Back in 2004, when music producers Sam Spiegel (aka Squeak E Clean) and DJ Zegon met for the first time, they had no idea it would lead to one of the most ambitious collaboration projects ever to happen.
The pair were making music for different hip-hop artists and soundtracks for skateboard films. ‘After we met, soon enough, we were making music together,’ says Sam. A few tracks later, they realised what they were producing could become much more substantial. But not just an album - something even more ambitious. They wanted to take advantage of their different locations - Sam from the US, Dj Zegon from Brazil - and in some way combine the two. They wanted to bridge the two continents. And it was at this point that the N.A.S.A. project was born.
The name, of course, comes from the space agency programme in the US. And the idea to call the project this came from the pair’s long-standing interest in space exploration. It’s a fitting name: it underlines the international nature of the project. Just like space, the N.A.S.A. project exists beyond national borders.
So how did they make it international? It all came from the artists they got to take part in it. The first few tracks came about from artists who were working with Sam at the time. He was producing for Wu-Tang member Ol’ Dirty Bastard, and then Karen O from the Yeah Yeah Yeahs. Suddenly he wondered what the pair might sound like in one song. So he got them both in the studio. ‘Then the idea really took form and we started to put together crazy unexpected people,’ says Sam.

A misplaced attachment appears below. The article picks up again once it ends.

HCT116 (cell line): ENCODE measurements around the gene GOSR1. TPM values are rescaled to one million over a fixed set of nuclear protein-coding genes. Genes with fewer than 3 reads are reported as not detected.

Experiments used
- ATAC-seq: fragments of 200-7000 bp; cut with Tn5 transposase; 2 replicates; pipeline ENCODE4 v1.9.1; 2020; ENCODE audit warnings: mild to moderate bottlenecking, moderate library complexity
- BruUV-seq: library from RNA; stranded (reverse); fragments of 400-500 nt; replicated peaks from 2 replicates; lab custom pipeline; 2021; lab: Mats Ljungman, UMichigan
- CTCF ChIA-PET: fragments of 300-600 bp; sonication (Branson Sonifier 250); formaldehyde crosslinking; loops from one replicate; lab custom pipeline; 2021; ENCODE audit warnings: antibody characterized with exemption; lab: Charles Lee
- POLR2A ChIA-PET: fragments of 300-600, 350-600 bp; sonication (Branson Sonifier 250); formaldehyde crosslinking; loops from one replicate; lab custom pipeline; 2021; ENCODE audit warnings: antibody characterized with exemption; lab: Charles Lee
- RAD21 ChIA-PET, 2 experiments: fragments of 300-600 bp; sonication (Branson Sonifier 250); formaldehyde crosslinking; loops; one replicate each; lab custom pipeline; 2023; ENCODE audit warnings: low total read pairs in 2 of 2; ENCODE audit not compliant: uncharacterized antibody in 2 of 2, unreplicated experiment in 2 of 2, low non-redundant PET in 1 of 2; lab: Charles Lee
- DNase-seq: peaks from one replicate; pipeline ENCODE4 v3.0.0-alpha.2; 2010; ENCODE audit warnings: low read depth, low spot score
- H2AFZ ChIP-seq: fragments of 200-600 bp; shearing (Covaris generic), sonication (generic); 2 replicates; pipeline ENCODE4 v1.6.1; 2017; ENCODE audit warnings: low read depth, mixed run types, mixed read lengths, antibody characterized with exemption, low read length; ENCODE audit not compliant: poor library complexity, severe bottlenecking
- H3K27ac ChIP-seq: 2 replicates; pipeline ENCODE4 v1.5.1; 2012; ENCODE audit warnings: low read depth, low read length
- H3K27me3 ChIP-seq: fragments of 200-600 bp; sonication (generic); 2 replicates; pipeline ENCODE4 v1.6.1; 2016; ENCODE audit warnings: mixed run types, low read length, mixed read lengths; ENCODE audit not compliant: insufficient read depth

Soon enough the musicians were regularly coming in the studio door, and this led to a smorgasbord of unexpected collaborations that the final album would then become famous for. Hip-hop legend Kool Keith and Tom Waits featured on one song. Talking Head’s David Byrne, NWA’s Chuck D and Brazilian jazz artist Seu Jorge came together for another. The sheer breadth of artists involved was impressive. More impressive still was that each recording session was rarely produced remotely. ‘I always tried to get them in the studio,’ says Sam. Naturally, this all took time. Four years to be exact. And result was the group’s debut album ‘Spirit of Apollo’, which was released in 2009.

Artists, no matter how big, are open to working with others, even if they’re from a completely different genre. It’s been over two years since the album launch. But N.A.S.A has returned to the limelight once again. A follow-up album? That’s on its way, but that wasn’t the story. The rekindled interest came from the release of a N.A.S.A. film, which takes the name of the album, and documents the pair’s entire musical journey. It was shot mostly by Sam or his friends (‘I didn’t even know how to hold a camera so that’s why the light isn’t perfect,’ admits Sam) and features interviews with the many faces of the project, such as ODB, MIA and George Clinton.
The breadth and willingness of collaboration, says Sam, is indicative of our current creative climate for collaboration. Artists, no matter how big, are open to working with others, even if they’re from a completely different genre. And the success of the collaboration is evident by one thing in particular: it manages the difficult challenge of transcending the stardom of each musician involved. And that’s no easy feat in today’s celebrity culture.